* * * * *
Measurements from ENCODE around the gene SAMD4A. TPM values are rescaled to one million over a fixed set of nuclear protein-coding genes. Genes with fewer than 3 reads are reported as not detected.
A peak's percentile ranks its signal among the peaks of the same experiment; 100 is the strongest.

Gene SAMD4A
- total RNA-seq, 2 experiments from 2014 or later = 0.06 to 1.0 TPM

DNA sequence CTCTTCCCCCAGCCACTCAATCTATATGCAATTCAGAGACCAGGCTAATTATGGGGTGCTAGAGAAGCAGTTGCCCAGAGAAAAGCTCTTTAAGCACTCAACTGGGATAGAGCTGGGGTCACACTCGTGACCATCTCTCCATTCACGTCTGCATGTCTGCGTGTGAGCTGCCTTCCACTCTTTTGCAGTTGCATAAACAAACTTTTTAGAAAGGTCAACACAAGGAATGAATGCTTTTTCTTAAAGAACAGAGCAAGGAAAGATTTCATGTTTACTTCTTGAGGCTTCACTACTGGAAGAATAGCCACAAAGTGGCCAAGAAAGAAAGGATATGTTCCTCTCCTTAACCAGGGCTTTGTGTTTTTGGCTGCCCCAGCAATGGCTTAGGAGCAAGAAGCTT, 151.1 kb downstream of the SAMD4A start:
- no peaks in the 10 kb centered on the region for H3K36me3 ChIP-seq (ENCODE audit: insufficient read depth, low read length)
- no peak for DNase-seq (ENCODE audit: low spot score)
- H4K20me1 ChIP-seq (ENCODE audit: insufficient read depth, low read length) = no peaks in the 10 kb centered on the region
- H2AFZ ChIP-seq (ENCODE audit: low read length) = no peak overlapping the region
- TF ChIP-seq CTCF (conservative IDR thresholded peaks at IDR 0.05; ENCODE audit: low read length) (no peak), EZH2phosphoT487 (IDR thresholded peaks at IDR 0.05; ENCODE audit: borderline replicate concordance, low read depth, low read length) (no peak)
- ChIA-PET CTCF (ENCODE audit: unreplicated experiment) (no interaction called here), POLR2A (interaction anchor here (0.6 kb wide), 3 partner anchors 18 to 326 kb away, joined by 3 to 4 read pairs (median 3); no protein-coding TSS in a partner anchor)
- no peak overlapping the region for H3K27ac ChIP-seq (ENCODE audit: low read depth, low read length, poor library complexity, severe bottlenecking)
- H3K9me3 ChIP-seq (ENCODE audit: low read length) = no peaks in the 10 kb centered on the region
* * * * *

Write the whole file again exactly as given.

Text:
Measurements from ENCODE around the gene SAMD4A. TPM values are rescaled to one million over a fixed set of nuclear protein-coding genes. Genes with fewer than 3 reads are reported as not detected.
A peak's percentile ranks its signal among the peaks of the same experiment; 100 is the strongest.

Gene SAMD4A
- total RNA-seq, 2 experiments from 2014 or later = 0.06 to 1.0 TPM

DNA sequence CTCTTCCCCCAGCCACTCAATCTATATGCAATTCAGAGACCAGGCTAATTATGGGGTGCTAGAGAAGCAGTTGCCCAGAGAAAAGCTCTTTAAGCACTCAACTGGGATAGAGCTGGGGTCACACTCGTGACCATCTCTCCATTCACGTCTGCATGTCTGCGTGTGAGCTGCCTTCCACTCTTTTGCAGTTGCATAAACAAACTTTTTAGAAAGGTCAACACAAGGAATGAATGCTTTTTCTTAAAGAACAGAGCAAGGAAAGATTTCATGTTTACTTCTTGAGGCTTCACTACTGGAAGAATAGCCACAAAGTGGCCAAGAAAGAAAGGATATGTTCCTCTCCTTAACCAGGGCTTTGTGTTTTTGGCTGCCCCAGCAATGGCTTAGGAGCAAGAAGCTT, 151.1 kb downstream of the SAMD4A start:
- no peaks in the 10 kb centered on the region for H3K36me3 ChIP-seq (ENCODE audit: insufficient read depth, low read length)
- no peak for DNase-seq (ENCODE audit: low spot score)
- H4K20me1 ChIP-seq (ENCODE audit: insufficient read depth, low read length) = no peaks in the 10 kb centered on the region
- H2AFZ ChIP-seq (ENCODE audit: low read length) = no peak overlapping the region
- TF ChIP-seq CTCF (conservative IDR thresholded peaks at IDR 0.05; ENCODE audit: low read length) (no peak), EZH2phosphoT487 (IDR thresholded peaks at IDR 0.05; ENCODE audit: borderline replicate concordance, low read depth, low read length) (no peak)
- ChIA-PET CTCF (ENCODE audit: unreplicated experiment) (no interaction called here), POLR2A (interaction anchor here (0.6 kb wide), 3 partner anchors 18 to 326 kb away, joined by 3 to 4 read pairs (median 3); no protein-coding TSS in a partner anchor)
- no peak overlapping the region for H3K27ac ChIP-seq (ENCODE audit: low read depth, low read length, poor library complexity, severe bottlenecking)
- H3K9me3 ChIP-seq (ENCODE audit: low read length) = no peaks in the 10 kb centered on the region